Prevention, antibiotics are keys to fighting Lyme disease

Tuesday, July 21st, 2015

Waleed Javaid, MDPrevent Lyme disease by protecting your skin outdoors, then checking later for ticks, says Waleed Javaid, MD, director of infection control at Upstate. Bites from the tiny insects spread the disease, which can usually be treated with short-term antibiotics but can lead to long-term problems if untreated, says Javaid, who recommends the federal website as a source of reliable information on the illness and on tick removal.


Incidence of HIV behind recent rise in tuberculosis

Thursday, April 30th, 2015

Joseph SorbelloOnce known as consumption for the way it seemed to consume its sufferers, tuberculosis cases have been increasing in the United States recently, according to Joseph Sorbello, who leads the Department of Respiratory Therapy Education at Upstate Medical University. The increase is linked to the incidence of HIV, which leaves the body vulnerable to attack by TB. Sorbello outlines successful public health efforts and treatments to combat TB, which often affects the lungs, and the need for public education.


Helping to establish an Ebola treatment center in Liberia

Friday, April 3rd, 2015

Margaret Tandoh, MDTrauma surgeon Margaret Tandoh, MD, tells about setting up and working in an Ebola treatment center in Buchanan, a couple of hours from Monrovia in her native Liberia. Tandoh, an assistant professor of surgery University of Vermont College of Medicine, spent November and December in the country that was ravaged by the deadly Ebola epidemic in 2014.



Thursday, February 5th, 2015

Jana Shaw, MDMeasles was said to have been eliminated from the United States in 2000. Continuous transmission of the contagious disease was halted, thanks to widespread vaccination, and for decades, measles was not an problem within our borders. Many of today’s doctors – themselves, vaccinated as children — have never cared for a patient sick with measles.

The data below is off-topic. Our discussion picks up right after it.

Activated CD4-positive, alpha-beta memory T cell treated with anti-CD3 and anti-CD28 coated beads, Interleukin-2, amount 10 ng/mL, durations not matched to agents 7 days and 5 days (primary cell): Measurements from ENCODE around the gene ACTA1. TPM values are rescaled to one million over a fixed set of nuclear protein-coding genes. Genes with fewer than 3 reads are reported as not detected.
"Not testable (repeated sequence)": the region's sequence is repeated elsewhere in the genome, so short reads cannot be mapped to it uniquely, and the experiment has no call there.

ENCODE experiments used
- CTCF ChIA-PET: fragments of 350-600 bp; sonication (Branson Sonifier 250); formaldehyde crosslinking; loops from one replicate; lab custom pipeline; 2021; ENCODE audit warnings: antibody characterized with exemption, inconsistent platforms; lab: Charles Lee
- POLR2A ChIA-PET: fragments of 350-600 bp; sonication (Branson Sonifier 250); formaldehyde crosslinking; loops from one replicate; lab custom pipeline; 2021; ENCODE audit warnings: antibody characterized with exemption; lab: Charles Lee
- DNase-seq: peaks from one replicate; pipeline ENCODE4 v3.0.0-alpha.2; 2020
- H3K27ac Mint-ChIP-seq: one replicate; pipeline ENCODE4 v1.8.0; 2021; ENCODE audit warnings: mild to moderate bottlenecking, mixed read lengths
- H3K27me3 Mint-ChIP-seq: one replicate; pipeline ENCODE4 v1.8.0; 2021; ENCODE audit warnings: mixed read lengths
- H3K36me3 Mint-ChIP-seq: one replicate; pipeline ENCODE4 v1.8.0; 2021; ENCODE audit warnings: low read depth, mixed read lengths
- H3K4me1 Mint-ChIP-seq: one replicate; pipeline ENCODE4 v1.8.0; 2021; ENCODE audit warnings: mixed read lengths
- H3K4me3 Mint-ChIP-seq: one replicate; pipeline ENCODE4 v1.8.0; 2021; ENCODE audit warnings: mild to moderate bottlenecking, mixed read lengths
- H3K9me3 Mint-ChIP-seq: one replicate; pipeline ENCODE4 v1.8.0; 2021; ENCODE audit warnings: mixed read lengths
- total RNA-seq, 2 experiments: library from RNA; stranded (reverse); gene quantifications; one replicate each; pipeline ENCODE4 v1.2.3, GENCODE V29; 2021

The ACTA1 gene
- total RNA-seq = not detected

Now an outbreak that began at Disneyland has infected people in multiple states and underscored the importance of vaccinations in preventing the disease.

“Measles is not a disease that should be taken lightly,” says Jana Shaw, MD, an associate professor of pediatrics at the Upstate Golisano Children’s Hospital. From one to three people out of 1,000 who are infected with measles will die from the disease, she explains, and worldwide, thousands of children die from measles every year.

Shaw explains the signs and symptoms of measles and how to protect yourself and your loved ones from this highly contagious disease.


One mom’s appeal for flu vaccination: Influenza kills otherwise healthy children every year

Thursday, November 13th, 2014

Jana Shaw, MDJoseph Marotta was a healthy kindergartner when he contracted — and died from — the H1N1 flu. Today his parents advocate for influenza vaccination through the organization, Families Fighting Flu. Hear their story, and hear from infectious disease expert, Dr. Jana Shaw in this heartbreaking interview.


The importance of flu vaccinations

Friday, October 31st, 2014

Jana Shaw, MDJana Shaw, MD, goes over the reasons why almost everyone over the age of 6 months is recommended to get vaccinated against influenza.